What is it?

Panchromatic refers to black and white imagery exposed by all visible light. However, panchromatic photography and digital imagery is often acquired using a minus blue filter to reduce the scattering that occurs in those blue wavelengths.

Typical formats

Panchromatic data is usually seen in one of two formats; aerial photography or high spatial resolution digital satellite imagery. Panchromatic black-and-white aerial photos are often used in stereo (a technique by which landforms are rendered three-dimensional using overlapping photos and stereoscope instruments) for geologic and topographic mapping. A panchromatic aerial photo is shown below.

Dataset: Black and white aerial photography of Papua New Guinea      Image credit: Crustal Imaging Group, UCSC
Characteristics: scale of 1:100,000; north is up
Processing Shown: none, simple panchromatic grey-scale image
Notes: The photo is of the southern shoreline of the Huon Peninsula in Northeastern Papua New Guinea. The Buso river can be seen centrally, dumping sediments into the Huon Gulf. The scale of this imagery is quite coarse, and is clearly not what is standard and possible today. However, it was some of the only imagery available for PNG before the satellite era.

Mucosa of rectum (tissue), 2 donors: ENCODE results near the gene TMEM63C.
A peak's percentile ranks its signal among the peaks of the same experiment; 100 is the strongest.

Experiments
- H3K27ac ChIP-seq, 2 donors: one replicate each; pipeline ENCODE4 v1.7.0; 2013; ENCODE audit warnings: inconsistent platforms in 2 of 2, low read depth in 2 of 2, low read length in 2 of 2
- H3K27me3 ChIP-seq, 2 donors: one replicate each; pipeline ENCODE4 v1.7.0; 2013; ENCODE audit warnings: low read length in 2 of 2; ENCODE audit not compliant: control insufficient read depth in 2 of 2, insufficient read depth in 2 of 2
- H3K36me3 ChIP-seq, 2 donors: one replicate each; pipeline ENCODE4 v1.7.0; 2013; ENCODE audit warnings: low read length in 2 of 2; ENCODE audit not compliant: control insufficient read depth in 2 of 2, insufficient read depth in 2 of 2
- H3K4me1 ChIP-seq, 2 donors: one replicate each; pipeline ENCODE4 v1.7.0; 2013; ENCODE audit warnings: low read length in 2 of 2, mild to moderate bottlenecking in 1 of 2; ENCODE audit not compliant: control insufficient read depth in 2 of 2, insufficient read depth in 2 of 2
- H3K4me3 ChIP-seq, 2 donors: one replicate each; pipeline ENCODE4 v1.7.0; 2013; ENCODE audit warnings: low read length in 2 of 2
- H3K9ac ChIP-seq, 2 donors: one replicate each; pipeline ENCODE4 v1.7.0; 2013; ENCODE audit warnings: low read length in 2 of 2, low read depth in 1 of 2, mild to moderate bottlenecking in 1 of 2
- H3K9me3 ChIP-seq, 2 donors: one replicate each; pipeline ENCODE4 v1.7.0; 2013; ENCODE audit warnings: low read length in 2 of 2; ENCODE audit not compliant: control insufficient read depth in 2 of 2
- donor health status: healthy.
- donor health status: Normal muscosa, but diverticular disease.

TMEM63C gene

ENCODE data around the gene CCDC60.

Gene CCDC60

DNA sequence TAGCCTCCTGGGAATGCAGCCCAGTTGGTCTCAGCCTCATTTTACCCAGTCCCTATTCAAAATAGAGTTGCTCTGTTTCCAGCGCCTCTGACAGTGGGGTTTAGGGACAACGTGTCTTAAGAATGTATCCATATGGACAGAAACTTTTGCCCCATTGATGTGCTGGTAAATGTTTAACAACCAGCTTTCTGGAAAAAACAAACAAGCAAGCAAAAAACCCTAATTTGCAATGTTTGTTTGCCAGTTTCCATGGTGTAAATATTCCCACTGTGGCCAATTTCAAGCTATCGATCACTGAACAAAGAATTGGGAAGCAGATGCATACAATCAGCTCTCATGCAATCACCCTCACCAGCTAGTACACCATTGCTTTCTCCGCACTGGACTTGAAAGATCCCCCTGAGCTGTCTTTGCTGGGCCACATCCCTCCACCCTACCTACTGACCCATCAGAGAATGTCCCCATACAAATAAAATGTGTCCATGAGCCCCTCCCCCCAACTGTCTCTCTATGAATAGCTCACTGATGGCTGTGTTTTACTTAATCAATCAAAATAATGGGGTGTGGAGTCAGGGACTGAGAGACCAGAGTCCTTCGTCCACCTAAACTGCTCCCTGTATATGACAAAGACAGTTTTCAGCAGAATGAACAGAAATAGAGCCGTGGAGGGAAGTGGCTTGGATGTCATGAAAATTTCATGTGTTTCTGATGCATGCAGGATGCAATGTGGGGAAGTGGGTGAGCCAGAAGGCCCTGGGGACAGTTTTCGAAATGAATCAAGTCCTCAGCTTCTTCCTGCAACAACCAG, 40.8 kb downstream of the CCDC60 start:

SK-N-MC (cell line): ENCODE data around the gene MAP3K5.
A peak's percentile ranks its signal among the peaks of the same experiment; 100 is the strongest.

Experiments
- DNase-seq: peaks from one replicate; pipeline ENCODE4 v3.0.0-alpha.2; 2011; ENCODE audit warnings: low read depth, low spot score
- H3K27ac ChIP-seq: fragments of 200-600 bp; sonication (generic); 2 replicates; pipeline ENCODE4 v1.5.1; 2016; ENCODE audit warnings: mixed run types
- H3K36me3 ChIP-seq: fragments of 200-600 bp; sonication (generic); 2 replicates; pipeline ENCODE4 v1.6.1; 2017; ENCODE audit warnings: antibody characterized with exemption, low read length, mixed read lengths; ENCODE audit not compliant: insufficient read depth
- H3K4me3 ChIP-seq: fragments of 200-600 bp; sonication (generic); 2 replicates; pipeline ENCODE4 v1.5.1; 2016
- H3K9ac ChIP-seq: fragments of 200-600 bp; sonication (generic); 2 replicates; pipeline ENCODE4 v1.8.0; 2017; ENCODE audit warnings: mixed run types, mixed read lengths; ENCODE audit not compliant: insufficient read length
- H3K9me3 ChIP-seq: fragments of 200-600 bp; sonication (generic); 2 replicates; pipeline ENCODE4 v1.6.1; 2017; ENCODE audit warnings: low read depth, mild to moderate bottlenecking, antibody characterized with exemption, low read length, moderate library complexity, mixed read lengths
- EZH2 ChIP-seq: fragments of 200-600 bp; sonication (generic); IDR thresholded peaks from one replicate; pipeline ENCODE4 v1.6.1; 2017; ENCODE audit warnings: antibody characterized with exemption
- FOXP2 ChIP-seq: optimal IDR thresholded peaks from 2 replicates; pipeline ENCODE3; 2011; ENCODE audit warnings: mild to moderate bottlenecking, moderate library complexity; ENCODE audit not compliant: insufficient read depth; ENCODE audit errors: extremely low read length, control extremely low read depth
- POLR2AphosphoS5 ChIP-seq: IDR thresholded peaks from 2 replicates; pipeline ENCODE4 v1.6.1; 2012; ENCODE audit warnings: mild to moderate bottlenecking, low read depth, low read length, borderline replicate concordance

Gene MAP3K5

Panchromatic satellite imagery

Satellite-acquired panchromatic imagery is usually acquired concurrently with other spectral information. It is often of a finer spatial resolution than the other data acquired, and is used to sharpen or increase the resolution of coarser resolution imagery. Panchromatic satellite data is also used on its own for various geological, biological, and engineering surveys and mapping endeavours. Such satellite data is shown below.

Dataset: Landsat ETM+      Image Credit: USGS/UCSC
Characteristics: The multispectral image on the left has a 30m pixel size; the panchromatic image on the right has a 15m pixel size
Processing Shown: The image on the left is a true color RGB subset of a larger Landsat image, while the image on the right is panchromatic subset of the same region
Notes: The images above show a small volcanic crater called Panum Crater in the eastern Sierra. Note how much more pixelated the color image is compared to the panchromatic image. The panchromatic image could be used to "sharpen" the coarser 30 m true color image if need be.
Prepared by: Brigette Martini, UCSC

Typical Sensors:
Landsat, IKONOS, SPOT , aerial photo, etc.
What is Remote Sensing?

• Definitions
• Radiation and Matter
• Spectral Signatures
• Classification
• True Color RGB
• Groundtruth
• Accuracy Assessment/Field Validation
• Instruments
   - Passive vs. Active
- Envir. vs. Resource
- Multispectral
- Hyperspectral
- Panchromatic

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